Wildcards in reverse DNS
ccc2716 at vip.cybercity.dk
Sat Jan 6 22:08:04 UTC 2007
Marc Haber wrote:
> On Sat, Jan 06, 2007 at 09:55:25PM +0100, Sten Carlsen wrote:
>> As for 128bit adressing; as far as I can see (which may not be far
>> enough) the lower 64bits are meant for the MAC-address, the rest is
>> useful as addresses.
> It is common to use the MAC address, but one can use arbitrary numbers
> as well. Which comes in handy for an actual service which should not
> have its IP change when it moves to different hardware.
That was one of my points, I don't see the idea of changing all DNS
entries just because oone NIC burnt out and was replaced. Good that we
can avoid that.
>> What is the reason for this use of the lower 64 bits? Can you get rid of
>> ARP? Is this so much better than the self-assigned IPv4 addresses in use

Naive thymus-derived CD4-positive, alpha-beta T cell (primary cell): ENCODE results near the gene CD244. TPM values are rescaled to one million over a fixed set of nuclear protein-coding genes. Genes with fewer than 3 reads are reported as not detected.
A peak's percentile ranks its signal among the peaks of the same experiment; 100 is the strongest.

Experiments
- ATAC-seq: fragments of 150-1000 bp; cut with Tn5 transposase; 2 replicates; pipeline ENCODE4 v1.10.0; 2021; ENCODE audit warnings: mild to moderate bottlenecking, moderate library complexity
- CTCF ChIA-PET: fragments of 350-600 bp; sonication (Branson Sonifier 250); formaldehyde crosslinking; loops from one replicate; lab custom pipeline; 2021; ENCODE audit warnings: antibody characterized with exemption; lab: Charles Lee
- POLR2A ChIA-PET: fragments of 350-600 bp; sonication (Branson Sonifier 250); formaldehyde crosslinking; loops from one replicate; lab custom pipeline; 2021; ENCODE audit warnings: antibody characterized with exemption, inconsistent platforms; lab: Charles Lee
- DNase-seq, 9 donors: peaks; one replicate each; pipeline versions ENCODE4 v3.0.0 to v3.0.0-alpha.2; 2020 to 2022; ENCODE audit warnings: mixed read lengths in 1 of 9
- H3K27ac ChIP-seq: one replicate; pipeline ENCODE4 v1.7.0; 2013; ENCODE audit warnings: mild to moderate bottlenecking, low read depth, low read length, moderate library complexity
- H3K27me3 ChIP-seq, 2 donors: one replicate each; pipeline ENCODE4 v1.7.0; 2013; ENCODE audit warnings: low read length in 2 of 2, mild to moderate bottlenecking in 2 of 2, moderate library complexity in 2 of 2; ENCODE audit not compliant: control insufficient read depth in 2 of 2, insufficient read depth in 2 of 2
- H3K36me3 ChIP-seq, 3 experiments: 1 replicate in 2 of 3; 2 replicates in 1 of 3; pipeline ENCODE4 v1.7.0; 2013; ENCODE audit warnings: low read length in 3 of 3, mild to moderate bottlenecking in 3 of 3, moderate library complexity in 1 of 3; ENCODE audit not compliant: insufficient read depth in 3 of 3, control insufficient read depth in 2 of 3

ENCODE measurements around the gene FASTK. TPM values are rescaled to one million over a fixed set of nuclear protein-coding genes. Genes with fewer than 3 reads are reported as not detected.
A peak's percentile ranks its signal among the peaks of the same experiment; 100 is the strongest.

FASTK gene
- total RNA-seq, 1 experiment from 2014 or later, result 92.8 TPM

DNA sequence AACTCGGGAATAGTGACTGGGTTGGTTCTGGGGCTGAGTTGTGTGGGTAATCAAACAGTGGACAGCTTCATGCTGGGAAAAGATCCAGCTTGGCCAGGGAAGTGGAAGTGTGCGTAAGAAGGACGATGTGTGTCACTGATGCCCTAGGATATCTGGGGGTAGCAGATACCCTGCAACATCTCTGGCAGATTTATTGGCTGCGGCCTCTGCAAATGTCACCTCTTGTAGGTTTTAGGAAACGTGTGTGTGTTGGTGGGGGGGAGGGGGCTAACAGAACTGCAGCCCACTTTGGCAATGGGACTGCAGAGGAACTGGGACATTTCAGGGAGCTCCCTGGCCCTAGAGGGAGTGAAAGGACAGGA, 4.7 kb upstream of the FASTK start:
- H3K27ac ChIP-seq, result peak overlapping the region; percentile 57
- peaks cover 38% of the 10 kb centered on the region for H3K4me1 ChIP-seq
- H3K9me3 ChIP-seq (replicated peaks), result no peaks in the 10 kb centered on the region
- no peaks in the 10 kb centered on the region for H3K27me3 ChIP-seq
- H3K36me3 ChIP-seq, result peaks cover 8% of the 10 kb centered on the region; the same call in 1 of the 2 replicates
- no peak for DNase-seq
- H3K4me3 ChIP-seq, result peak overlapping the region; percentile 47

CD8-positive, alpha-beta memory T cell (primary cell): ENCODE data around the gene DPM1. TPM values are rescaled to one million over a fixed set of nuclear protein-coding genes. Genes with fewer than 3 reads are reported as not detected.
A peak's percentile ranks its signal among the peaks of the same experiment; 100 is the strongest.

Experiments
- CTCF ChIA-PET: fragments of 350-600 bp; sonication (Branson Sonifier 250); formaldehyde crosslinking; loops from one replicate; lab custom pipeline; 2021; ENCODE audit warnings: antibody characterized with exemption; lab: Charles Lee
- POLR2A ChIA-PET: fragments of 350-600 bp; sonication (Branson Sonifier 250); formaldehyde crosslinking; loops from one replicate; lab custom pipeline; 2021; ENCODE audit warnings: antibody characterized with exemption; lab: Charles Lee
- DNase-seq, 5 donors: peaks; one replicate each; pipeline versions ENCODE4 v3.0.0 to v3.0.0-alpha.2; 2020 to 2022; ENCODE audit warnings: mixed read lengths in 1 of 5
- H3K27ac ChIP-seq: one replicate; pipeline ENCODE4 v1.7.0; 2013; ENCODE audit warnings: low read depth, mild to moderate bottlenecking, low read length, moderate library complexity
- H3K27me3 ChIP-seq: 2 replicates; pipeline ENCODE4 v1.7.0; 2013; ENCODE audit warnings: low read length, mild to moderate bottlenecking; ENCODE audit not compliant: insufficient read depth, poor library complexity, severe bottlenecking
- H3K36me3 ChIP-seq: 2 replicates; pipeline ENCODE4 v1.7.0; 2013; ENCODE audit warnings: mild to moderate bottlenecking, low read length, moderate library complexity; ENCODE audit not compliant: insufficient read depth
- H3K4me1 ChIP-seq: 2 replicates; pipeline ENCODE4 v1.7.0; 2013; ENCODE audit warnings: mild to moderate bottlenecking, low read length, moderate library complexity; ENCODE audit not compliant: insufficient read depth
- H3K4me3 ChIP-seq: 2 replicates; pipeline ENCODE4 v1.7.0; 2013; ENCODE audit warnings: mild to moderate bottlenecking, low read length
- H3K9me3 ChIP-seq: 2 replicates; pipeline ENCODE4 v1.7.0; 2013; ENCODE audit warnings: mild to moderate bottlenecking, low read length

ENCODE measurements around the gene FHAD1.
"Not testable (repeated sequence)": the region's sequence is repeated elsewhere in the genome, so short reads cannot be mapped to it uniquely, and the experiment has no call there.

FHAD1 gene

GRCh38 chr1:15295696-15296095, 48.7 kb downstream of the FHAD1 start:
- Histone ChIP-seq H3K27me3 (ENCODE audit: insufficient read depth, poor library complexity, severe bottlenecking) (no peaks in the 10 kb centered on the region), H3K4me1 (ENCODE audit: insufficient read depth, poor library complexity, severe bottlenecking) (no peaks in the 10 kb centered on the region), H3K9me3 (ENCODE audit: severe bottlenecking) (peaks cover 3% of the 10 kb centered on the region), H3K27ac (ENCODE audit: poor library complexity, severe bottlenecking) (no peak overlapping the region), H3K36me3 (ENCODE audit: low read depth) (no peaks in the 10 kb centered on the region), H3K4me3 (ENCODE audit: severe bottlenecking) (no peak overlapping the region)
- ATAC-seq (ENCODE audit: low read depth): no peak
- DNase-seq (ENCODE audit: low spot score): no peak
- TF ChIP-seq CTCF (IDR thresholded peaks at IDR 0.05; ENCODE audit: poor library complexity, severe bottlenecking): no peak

>> today? On top of this, there are now attempts of hiding the MAC-address
>> to help privacy, which would otherwise be gone.
> It allows autoconfiguration. And why does one want to hide the MAC
> address? Knowing it does only help an attacker on the local network,
> and who is on the local network knows it anyway.
I for one don't need any manufacturer knowing what I use my purchase for
and where. For almost all traditional applications I have no big issue.
For some of those to come, I am not so sure; I can imagine a host of
"services" I will not want, all based on the manufacturer tracking his
For autoconfigurations, yes, it is nice to be able to do that with no
effort other than copying the MAC to the IP. Is that worth 64bits to be
transmitted everywhere? I don't see any other value in those bits; at
least if the world is autoconfigured. If that is not the case we still
have two classes of addresses: public and private; the low 64 bits still
do little for addressing as I see it. Maybe I still need more details?
No improvements come from shouting:
"MALE BOVINE MANURE!!!"
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